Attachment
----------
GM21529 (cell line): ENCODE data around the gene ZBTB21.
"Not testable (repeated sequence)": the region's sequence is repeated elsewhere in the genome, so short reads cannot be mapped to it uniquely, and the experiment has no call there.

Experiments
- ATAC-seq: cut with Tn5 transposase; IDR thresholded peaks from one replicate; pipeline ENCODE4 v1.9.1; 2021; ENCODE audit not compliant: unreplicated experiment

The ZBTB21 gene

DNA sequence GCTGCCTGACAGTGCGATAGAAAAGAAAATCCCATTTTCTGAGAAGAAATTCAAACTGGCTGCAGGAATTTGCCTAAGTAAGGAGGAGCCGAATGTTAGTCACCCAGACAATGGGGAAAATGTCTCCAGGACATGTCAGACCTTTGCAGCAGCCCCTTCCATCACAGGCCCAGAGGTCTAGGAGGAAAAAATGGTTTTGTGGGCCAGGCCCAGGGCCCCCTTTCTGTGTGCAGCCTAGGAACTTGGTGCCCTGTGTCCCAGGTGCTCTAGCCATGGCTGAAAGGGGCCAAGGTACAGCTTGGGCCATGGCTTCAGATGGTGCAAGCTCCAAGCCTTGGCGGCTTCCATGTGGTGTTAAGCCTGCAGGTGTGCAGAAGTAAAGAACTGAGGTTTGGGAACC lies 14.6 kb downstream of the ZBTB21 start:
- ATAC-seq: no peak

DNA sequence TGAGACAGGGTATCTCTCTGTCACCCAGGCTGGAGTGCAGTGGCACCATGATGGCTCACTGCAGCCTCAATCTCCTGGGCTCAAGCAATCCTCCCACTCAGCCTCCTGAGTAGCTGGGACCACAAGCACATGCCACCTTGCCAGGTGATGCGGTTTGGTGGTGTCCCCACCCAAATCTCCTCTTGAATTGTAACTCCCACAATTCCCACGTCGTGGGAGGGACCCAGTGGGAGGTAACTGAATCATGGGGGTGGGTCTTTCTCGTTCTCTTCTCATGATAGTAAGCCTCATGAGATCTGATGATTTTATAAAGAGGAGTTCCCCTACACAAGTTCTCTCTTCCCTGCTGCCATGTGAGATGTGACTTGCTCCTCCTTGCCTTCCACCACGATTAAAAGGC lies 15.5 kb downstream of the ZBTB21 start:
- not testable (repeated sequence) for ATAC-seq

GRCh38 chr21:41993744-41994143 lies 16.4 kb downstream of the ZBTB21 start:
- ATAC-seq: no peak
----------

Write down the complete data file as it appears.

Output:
GM21529 (cell line): ENCODE data around the gene ZBTB21.
"Not testable (repeated sequence)": the region's sequence is repeated elsewhere in the genome, so short reads cannot be mapped to it uniquely, and the experiment has no call there.

Experiments
- ATAC-seq: cut with Tn5 transposase; IDR thresholded peaks from one replicate; pipeline ENCODE4 v1.9.1; 2021; ENCODE audit not compliant: unreplicated experiment

The ZBTB21 gene

DNA sequence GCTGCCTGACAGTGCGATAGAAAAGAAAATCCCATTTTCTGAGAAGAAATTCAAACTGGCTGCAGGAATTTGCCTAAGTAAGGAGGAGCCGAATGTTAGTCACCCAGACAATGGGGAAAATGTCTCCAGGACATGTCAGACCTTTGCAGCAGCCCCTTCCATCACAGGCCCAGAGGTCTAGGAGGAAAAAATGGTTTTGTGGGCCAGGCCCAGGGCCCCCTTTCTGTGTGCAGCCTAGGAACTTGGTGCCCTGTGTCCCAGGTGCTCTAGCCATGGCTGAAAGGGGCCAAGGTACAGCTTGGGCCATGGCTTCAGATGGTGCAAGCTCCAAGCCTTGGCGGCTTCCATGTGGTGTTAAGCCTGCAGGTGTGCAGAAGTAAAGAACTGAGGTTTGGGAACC lies 14.6 kb downstream of the ZBTB21 start:
- ATAC-seq: no peak

DNA sequence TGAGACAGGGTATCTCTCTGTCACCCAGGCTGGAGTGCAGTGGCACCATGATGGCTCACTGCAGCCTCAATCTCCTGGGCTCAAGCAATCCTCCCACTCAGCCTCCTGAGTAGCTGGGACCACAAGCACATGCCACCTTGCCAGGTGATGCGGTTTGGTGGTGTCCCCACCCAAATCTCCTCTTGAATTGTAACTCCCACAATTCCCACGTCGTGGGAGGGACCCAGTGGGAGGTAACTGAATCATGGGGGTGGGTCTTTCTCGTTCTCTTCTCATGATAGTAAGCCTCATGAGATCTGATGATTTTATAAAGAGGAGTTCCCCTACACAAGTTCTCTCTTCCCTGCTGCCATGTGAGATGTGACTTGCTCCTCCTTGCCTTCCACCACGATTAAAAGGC lies 15.5 kb downstream of the ZBTB21 start:
- not testable (repeated sequence) for ATAC-seq

GRCh38 chr21:41993744-41994143 lies 16.4 kb downstream of the ZBTB21 start:
- ATAC-seq: no peak